Following his first spring training start on Friday, San Diego Padres’ pitcher Joe Musgrove broke down how his curveball became a valuable weapon for him.
He’s not the name that grabs a headline, but Joe Musgrove might be one of the more underrated moves for the Padres this offseason. Acquired to bolster the rotation, the San Diego native returns home after spending the first five big league seasons split between the Astros and Pirates.
Musgrove made his Padres debut on Friday night, tossing two perfect innings while fanning Giants’ catcher Joey Bart to end his night.
Since his debut season in 2016, Musgrove has steadily improved and is coming off his best season to date, achieving several bests in the shortened 2020 season. According to advanced metrics, the 28-year-old was in the 93rd percentile in exit velocity, 89th percentile in expected slugging percentage, and 90th percentile in strikeout percentage.
A major factor in Musgrove’s success was the increased usage of his curveball.
“It gave me a better weapon to lefties,” Musgrove explained. “I was struggling with lefties a bit. I had what I thought was a good attack plan to use against lefties. The results were telling me different. I had to make an adjustment.”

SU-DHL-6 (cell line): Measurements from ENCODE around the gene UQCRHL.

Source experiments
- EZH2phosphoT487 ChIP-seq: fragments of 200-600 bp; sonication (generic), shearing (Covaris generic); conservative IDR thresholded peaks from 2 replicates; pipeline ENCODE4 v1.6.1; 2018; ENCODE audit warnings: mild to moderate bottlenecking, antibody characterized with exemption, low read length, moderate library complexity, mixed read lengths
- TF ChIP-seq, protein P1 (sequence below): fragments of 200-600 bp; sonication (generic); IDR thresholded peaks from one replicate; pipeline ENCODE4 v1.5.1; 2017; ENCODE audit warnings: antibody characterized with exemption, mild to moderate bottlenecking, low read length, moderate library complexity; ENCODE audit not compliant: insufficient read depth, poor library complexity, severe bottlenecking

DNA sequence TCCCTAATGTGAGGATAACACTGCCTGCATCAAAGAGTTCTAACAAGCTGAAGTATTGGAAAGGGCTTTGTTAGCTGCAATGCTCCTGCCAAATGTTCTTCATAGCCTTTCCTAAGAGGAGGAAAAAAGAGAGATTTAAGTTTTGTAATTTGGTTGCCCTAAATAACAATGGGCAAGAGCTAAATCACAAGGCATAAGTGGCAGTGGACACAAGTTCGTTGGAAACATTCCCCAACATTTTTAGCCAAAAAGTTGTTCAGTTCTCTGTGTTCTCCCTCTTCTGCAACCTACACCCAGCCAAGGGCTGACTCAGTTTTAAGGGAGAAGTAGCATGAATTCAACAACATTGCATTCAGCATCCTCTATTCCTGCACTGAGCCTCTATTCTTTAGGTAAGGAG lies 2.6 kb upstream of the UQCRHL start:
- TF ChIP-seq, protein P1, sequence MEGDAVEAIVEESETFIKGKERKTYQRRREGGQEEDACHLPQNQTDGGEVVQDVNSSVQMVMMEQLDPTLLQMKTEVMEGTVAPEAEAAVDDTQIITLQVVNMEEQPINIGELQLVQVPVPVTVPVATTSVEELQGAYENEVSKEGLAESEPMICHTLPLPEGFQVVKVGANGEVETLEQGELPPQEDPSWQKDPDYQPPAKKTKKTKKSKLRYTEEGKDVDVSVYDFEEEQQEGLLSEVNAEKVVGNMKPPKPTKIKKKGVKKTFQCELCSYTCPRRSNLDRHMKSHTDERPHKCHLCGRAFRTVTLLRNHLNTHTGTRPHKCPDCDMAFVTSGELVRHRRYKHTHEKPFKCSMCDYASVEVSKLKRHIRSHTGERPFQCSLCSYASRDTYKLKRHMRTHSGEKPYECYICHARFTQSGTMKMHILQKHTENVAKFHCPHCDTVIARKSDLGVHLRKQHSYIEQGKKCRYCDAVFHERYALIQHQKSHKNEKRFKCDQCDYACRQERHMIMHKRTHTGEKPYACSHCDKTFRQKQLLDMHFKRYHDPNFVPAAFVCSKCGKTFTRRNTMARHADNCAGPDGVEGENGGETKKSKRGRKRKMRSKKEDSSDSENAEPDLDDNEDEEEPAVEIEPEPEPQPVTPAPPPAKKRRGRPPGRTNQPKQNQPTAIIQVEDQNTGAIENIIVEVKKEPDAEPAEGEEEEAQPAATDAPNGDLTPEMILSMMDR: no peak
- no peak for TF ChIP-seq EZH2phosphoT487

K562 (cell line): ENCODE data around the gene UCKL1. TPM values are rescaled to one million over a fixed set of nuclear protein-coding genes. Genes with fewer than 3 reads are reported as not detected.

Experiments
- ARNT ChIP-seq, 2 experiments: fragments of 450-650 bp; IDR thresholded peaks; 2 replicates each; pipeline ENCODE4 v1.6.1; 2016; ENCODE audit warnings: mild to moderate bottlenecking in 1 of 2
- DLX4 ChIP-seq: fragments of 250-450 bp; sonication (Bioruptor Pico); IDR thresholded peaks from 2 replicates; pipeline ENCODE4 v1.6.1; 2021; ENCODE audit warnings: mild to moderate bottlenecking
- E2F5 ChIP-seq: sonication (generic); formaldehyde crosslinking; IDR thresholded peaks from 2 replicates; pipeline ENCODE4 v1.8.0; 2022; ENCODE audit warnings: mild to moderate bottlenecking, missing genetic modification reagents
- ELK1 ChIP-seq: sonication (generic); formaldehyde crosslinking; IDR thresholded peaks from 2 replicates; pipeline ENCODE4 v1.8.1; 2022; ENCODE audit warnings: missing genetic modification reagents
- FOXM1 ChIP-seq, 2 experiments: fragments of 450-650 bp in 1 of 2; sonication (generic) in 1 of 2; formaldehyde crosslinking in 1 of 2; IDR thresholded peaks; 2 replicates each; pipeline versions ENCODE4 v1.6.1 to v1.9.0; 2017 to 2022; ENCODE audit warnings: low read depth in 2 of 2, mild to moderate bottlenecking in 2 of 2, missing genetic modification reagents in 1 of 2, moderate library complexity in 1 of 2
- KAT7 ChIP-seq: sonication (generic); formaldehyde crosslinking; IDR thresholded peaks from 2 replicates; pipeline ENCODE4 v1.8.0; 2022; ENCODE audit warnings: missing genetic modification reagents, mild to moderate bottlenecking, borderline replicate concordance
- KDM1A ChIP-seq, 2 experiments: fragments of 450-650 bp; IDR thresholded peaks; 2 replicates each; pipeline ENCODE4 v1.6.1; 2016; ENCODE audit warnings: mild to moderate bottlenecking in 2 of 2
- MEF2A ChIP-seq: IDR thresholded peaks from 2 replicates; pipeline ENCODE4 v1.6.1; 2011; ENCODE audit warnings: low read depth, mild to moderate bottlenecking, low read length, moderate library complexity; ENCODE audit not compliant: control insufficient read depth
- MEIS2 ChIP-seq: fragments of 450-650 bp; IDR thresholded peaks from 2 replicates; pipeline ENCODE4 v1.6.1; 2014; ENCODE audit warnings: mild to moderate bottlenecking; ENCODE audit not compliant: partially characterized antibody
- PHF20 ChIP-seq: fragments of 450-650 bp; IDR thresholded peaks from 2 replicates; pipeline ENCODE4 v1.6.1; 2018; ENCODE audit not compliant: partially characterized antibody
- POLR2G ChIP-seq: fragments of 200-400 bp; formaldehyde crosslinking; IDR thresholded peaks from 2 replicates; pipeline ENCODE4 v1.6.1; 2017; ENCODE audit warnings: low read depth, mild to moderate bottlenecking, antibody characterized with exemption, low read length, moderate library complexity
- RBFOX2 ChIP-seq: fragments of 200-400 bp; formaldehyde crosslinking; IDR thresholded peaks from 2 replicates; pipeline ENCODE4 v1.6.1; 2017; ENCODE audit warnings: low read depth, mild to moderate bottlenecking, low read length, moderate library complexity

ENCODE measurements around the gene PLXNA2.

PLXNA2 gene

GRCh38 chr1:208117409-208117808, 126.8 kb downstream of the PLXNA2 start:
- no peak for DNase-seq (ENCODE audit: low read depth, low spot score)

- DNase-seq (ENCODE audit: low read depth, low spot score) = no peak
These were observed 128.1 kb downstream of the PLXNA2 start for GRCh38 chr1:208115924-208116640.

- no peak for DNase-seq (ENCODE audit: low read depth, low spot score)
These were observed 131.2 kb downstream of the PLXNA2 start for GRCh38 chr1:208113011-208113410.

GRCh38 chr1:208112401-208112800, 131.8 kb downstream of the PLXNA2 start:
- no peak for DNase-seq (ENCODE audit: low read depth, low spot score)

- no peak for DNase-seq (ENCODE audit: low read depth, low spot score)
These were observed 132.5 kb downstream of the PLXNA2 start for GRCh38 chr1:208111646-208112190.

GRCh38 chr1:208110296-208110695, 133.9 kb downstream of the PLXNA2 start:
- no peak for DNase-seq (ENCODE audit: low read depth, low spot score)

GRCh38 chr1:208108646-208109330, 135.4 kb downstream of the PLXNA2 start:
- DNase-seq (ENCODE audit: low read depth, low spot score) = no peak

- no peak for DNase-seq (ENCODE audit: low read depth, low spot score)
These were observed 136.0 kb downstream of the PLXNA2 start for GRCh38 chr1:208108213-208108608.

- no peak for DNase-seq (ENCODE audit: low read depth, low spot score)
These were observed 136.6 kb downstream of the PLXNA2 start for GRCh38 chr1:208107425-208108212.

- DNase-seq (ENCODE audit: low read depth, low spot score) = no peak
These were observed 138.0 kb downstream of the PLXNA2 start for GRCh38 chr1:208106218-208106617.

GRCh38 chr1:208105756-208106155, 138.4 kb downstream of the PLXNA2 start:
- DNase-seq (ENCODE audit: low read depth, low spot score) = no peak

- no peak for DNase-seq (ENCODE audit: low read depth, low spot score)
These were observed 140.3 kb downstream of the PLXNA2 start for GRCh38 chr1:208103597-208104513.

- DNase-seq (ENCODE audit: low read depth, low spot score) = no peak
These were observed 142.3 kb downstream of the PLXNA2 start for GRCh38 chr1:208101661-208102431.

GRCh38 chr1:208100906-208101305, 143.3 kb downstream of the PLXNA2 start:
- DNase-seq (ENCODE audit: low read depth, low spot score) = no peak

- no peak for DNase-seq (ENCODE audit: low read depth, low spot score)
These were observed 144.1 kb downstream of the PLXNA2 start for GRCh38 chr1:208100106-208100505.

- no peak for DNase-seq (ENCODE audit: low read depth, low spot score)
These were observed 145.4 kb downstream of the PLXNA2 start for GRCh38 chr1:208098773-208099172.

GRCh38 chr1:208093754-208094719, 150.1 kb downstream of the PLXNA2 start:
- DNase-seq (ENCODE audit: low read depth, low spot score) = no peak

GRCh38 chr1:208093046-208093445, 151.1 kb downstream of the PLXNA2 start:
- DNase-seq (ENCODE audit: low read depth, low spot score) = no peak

Prior to 2020, Musgrove was utilizing his curveball around 9.5 percent of the time. In 2020, he increased it to nearly 20 percent. The pitched yielded a remarkable 80.9 exit velocity, 0.050 average against, and 53.2 percent swing-and-miss rate.
“The curveball going into the season last year was probably my worst pitch,” the former 46th overall pick in 2011 said. “We put a lot of work into it. We found a good way to redesign a pitch that felt comfortable in my hand and got the shape and the action that we wanted. The velo[city] is kind of secondary to me but something that gives me a true 12-to-6 motion that’s a separator from my slider and my cutter.”
Musgrove has a healthy mix of pitches in his arsenal. Typically a pitcher’s fastball dominates near 50 percent of usage, but Musgrove utilizes his four-seamer just 27 percent of the time. He complements it with his slider (24.2 percent), curveball (19.9 percent), sinker (11.9 percent), changeup (10.7 percent), and cutter (6.2 percent).
A healthy mix to keep hitters off-balance, but perhaps no pitch more important to Musgrove’s success than his curveball.
“It’s been a good weapon for me,” he added. “I didn’t intend to throw it as much as I did last year. It was just so good for you. I kept using it. Our catchers love putting it down.”